Recent literature has argued that a ‘dominant peacebuilding culture’ has precluded the contextualisation of peacebuilding to local dynamics. The article explores the ‘peacekeeping-peacebuilding nexus’ in practice, where civilian peacekeepers are increasingly considered to be early peacebuilders. Drawing on examples from United Nations (UN) civilian peacekeeping involvement in local peacebuilding in South Sudan, this article argues for a less reductionist and more nuanced view of local peacebuilding and the social interactions and dynamics which take place. It recognises the discrepancies between official UN Headquarters (HQ) policy and action in the “field”, and thus explores the relationship between policy and practice and the location of agency and authority in civilian peacekeeping. The article argues that the critique levelled against peacekeeping and peacebuilding for being focused on actors in host country capitals does not sufficiently take into consideration the relationship between capitals and the “field”. Rather, local peacebuilding outcomes depend as much or more on negotiations, bargains and compromises between different actors at the “field” level, than on institutional policy decision-making deriving from headquarters.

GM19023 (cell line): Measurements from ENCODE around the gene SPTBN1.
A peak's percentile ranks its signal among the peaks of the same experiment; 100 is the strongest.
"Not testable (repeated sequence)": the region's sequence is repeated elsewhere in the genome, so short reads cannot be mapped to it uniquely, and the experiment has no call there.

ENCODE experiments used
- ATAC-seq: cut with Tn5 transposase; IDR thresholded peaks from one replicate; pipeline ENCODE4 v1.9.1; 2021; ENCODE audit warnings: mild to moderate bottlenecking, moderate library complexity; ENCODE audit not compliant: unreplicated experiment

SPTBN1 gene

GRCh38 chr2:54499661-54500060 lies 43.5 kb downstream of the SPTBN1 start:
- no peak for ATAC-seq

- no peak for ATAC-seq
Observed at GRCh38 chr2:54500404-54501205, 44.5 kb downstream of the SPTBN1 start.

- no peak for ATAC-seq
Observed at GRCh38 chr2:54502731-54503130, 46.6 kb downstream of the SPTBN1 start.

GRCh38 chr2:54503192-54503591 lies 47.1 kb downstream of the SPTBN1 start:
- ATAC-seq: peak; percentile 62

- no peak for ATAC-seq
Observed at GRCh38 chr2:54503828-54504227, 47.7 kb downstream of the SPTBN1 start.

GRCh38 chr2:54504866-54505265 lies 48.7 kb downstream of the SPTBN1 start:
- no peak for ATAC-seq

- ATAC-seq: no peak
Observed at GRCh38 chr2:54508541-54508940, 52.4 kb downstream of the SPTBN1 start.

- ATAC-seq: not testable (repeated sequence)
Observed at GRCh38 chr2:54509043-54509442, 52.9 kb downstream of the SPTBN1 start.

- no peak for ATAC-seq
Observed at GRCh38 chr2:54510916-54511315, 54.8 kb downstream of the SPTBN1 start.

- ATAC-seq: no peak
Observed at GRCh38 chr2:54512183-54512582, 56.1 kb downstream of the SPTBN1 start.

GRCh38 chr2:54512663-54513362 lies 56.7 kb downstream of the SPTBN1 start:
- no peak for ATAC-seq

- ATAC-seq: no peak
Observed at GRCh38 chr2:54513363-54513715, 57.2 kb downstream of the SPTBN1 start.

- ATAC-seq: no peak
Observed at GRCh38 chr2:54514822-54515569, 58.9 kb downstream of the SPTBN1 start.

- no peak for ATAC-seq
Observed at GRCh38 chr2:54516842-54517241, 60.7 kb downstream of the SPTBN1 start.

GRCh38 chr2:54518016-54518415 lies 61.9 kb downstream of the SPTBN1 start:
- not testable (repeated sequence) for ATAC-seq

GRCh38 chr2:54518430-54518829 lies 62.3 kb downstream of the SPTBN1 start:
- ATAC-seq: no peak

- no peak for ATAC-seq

See e.g. Ian Johnstone‘Legislation and Adjudication in the UN Security Council: Bringing Down the Deliberative Deficit’American Journal of International Lawvol. 102 no. 2 2008 pp. 275-308; David Malone The UN Security Council: From the Cold War to the 21stCentury (Boulder: Lynne Rienner 2004).
Catherine WeaverHypocrisy Trap: The World Bank and the Poverty of Reform (Princeton, NJ: Princeton University Press2008); Michael Lipson ‘Peacekeeping: Organized Hypocrisy?’ European Journal of International Relations vol. 13 no. 1 2007 pp. 5–34.
John Karlsrud‘UN as a Competitive Arena for Linked Ecologies: The Case of UN Peacekeeping’Political Perspectivesvol. 7 no. 1 2013 pp. 6-25; John Karlsrud ‘Multiple Actors and Centres of Agency? Examining the UN as competitive arena for normative change’ Journal of International Organization Studies forthcoming 2014.
See United NationsPeace: Keep It. Build It. The Contribution of United Nations Peacekeeping to Early Peacebuilding: Strategy. (New York: UN DPKO and DFS2012). See also e.g. ACCORD Conflict Trends 3/2011 issue dedicated exclusively to the peacebuilding-peacekeeping nexus.
Niels N. Schia and John Karlsrud‘Where the Rubber Meets the Road’: Friction Sites and Local level Peacebuilding in South Sudan, Liberia and Haiti’International Peacekeepingvol. 20 no. 2 2013 pp. 233-248.
Allen and Schomerus2010p. 94 in Jansen MIMEO 2011.
Jort Hemmer‘“We Are Laying the Groundwork for Our Own Failure”, The UN Mission in South Sudan and its Civilian Protection Strategy: an Early Assessment’CRU Policy BriefNo. 25 (Clingendael Institute & NOREF 2013).
Mark Duffield‘Risk-Management and the Fortified Aid Compound: Everyday Life in Post-Interventionary Society’Journal of Intervention and Statebuildingvol. 4 no. 4 2010 pp. 453-474. See also Diana Felix da Costa Working in Challenging Environments: Risk Management and Aid Culture in South Sudan – Field Report Humanitarian Policy Group (ODI) and University of Bristol research project ESRC-DFID grant 2013.